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Home :: Archive :: 1997 :: June ::
Re: Textual Problem in 1 Henry IV?
The Shakespeare Conference: SHK 8.0665.  Monday, 16 June 1997.

[1]     From:   Harry Hill <
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        Date:   Friday, 13 Jun 1997 07:42:07 +0000 (HELP)
        Subj:   Re: SHK 8.0659 Re: Textual Problem in 1 Henry IV?

[2]     From:   J. Kenneth Campbell <
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        Date:   Sunday, 15 Jun 1997 03:53:27 -0400 (EDT)
        Subj:   Re: SHK 8.0656 Textual Problem in 1 Henry IV?

[3]     From:   Pervez Rizvi <
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        Date:   Monday, 16 Jun 1997 10:43:40 +0100
        Subj:   Re: SHK 8.0656  Textual Problem in 1 Henry IV?


[1]-----------------------------------------------------------------
From:           Harry Hill <
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Date:           Friday, 13 Jun 1997 07:42:07 +0000 (HELP)
Subject: 8.0659 Re: Textual Problem in 1 Henry IV?
Comment:        Re: SHK 8.0659 Re: Textual Problem in 1 Henry IV?

G.L.Horton's metrical justification for the seemingly ungrammatical
structure of this line is right on the button, I think. It is just such
rhythmic undertow that creates character and mental state in the
auditor.

Harry Hill

[2]-------------------------------------------------------------
From:           J. Kenneth Campbell <
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Date:           Sunday, 15 Jun 1997 03:53:27 -0400 (EDT)
Subject: 8.0656 Textual Problem in 1 Henry IV?
Comment:        Re: SHK 8.0656 Textual Problem in 1 Henry IV?

Pervez Rizvi wrote he had trouble with the construction of line 20 of
H4,1

       As far as to the sepulchre of Christ -
        Whose soldier now, under whose blessed cross
        We are impressed and engaged to fight -

Mr. Rizvi, I think your instincts are correct about it being an unusual
construction.
The signal to the actor is the double anapestic ending in the second
line.  It is the royal "We".  The inference is, that it is repeated
Bolingbroke, who has usurped the throne, might be somewhat uncomfortable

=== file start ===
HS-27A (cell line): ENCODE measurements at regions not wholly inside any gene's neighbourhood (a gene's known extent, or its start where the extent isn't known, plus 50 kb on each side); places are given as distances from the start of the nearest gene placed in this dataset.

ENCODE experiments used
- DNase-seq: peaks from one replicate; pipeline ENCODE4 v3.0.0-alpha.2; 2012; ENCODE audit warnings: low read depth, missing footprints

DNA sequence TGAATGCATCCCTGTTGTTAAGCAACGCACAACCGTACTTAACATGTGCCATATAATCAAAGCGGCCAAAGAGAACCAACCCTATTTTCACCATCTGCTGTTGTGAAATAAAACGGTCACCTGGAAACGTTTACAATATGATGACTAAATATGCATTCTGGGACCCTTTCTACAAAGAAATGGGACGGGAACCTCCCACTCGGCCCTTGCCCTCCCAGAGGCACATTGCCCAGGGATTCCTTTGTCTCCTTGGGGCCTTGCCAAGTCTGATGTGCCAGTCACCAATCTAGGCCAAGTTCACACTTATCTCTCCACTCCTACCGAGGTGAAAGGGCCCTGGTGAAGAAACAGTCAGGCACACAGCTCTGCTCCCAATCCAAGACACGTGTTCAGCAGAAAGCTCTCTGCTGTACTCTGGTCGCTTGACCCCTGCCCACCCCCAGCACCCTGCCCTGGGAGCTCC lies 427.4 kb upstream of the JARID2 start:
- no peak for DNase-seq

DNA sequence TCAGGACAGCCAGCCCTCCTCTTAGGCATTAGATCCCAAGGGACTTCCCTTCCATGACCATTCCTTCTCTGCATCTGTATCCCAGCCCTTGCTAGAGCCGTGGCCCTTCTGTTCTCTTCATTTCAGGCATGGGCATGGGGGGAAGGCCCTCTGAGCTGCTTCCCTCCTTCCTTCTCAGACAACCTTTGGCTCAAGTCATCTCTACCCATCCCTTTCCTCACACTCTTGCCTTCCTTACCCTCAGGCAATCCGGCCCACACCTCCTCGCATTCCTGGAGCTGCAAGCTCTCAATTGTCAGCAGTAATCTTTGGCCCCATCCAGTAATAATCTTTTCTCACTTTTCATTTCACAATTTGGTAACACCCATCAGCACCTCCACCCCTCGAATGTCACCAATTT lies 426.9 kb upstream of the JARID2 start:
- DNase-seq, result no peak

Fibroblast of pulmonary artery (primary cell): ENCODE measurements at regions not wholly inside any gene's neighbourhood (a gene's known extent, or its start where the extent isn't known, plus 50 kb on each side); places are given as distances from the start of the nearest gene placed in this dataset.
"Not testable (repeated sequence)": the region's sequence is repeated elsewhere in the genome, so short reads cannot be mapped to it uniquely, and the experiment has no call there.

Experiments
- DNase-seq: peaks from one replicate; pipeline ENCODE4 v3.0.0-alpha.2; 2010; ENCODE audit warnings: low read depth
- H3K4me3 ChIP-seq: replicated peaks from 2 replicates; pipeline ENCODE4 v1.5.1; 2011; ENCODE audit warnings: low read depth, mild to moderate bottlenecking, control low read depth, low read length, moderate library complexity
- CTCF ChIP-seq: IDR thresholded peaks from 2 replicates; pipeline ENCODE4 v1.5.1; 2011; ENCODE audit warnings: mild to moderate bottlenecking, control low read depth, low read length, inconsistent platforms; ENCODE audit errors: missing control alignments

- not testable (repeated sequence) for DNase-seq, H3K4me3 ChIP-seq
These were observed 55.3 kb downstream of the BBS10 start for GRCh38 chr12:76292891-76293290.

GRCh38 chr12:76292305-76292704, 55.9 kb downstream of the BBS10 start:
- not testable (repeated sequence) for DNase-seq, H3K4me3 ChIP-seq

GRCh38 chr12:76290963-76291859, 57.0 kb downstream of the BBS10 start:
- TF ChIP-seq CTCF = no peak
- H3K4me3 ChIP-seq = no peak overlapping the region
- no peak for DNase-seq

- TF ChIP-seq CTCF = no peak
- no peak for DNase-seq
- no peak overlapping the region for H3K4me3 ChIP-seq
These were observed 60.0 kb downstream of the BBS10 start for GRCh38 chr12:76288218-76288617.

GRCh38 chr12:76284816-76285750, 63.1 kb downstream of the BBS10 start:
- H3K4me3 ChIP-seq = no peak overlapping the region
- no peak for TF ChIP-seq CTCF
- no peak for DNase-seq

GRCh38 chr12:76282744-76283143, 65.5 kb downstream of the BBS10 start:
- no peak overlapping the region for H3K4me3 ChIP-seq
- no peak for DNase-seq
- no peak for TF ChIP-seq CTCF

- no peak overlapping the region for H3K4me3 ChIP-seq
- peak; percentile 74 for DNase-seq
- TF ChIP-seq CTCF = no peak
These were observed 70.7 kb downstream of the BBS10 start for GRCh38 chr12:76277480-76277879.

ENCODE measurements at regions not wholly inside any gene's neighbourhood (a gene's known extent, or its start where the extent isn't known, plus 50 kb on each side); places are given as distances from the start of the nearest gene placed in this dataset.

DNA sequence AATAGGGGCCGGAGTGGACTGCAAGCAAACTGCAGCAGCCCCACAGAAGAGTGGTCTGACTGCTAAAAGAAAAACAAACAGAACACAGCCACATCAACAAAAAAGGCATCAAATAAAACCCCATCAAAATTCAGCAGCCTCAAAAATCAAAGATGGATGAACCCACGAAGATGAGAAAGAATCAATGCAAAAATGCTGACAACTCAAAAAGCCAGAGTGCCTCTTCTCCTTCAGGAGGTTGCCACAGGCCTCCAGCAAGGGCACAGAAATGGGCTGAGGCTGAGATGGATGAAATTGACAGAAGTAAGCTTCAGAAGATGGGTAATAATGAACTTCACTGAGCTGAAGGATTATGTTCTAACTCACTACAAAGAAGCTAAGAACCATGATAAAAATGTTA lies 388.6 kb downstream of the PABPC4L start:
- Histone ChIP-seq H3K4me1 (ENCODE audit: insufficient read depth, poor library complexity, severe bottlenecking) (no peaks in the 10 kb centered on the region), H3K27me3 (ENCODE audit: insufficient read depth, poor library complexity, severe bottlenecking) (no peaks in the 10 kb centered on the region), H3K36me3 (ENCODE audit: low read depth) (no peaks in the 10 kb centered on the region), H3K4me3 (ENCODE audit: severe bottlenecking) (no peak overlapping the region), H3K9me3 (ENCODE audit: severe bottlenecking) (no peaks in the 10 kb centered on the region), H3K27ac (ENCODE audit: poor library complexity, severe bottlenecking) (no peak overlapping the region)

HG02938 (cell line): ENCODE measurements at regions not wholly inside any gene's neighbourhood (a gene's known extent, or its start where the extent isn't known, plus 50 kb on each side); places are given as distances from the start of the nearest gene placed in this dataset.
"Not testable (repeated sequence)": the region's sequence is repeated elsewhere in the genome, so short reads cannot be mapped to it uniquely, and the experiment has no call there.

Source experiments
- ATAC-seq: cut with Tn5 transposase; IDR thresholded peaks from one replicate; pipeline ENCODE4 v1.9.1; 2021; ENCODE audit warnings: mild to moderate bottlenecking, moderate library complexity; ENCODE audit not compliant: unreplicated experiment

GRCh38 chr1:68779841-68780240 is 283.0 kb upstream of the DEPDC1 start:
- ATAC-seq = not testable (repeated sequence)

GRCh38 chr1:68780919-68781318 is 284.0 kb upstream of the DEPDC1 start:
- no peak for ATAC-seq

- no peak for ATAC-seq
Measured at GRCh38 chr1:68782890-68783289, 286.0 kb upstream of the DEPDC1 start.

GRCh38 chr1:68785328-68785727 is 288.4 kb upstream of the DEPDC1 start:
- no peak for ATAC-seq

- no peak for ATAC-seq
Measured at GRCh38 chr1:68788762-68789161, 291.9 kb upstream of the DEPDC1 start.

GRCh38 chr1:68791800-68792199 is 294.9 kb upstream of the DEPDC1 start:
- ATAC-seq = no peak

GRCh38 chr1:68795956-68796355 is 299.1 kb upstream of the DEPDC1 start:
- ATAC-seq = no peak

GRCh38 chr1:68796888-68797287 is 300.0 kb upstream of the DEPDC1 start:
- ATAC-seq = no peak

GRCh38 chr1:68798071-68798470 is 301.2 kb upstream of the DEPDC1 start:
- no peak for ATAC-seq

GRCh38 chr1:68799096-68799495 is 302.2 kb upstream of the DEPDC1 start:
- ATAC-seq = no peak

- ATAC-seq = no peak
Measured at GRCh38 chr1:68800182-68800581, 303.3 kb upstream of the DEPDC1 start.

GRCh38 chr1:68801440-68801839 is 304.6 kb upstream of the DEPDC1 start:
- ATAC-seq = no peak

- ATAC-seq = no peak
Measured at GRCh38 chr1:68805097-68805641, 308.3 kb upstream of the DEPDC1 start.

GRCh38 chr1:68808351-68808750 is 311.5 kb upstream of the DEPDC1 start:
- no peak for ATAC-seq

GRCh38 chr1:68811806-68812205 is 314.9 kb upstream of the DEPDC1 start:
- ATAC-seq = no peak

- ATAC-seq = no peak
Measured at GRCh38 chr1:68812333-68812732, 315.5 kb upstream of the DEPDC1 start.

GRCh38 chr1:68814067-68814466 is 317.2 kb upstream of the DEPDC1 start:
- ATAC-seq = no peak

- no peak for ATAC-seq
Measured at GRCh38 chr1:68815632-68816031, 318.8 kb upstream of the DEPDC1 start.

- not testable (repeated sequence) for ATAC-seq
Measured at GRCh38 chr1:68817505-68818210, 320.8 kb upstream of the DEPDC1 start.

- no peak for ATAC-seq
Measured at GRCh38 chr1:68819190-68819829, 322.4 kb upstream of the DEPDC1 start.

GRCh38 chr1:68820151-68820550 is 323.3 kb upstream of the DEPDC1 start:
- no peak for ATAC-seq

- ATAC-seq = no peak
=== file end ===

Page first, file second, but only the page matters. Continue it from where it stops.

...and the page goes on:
with the the title "we", and so he of course repeats it.  He underlines
to the rebels, he has summoned to the chamber that he, Bolingbroke is
the rightful King.

"God commands me to serve him.  I command you, in His name, to serve
us."

[3]-------------------------------------------------------------
From:           Pervez Rizvi <
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Date:           Monday, 16 Jun 1997 10:43:40 +0100
Subject: 8.0656  Textual Problem in 1 Henry IV?
Comment:        Re: SHK 8.0656  Textual Problem in 1 Henry IV?

I am grateful to the people who responded to my posting on 1H4. A few
more thoughts, specific and general:

Lines of 12 syllables are not all that rare in Shakespeare (see Othello)
so I wouldn't rule out a reading only because it makes the line
hypermetrical. It is just one of the criteria to consider. What struck
me was that a loose phrase in the middle of an otherwise coherent speech
looks odd and ought at least to be considered as a candidate for error.
I agree that the original lines sound natural when spoken on stage,
which is what Shakespeare was writing for.

More generally, my posting was not motivated by a burning desire to
persuade the world of my suggestion; rather, it was to see what interest
there is on this list for discussions of textual issues. I know that
these things require expertise, yet it is beguilingly easy to think that
anyone can 'have a go'. S. Schoenbaum, in a chapter of Shakespeare's
Lives called 'Other Amateurs' writes, after reviewing a particularly bad
biography: 'It illustrates what can happen when a totally uncritical
mind operates upon the materials for a Life and mimics the processes of
scholarship.'

I am only too aware that a similar charge can be laid against postings
like mine. But I also think that it is legitimate for people genuinely
interested in Shakespeare to think about the texts which have come down
to us, to question what we don't understand and not merely 'leave it to
the experts'. If the most effective way of doing that is to put up
suggestions to be shot down, then that's fine. If we remember our
limitations and give due respect to the findings of scholars who have
studied the texts in depth, then we *can* 'have a go'.

I'd like to see more discussion of textual issues on Shaksper,
particularly as we have several distinguished textual scholars among us.

Hope others feel the same.
 

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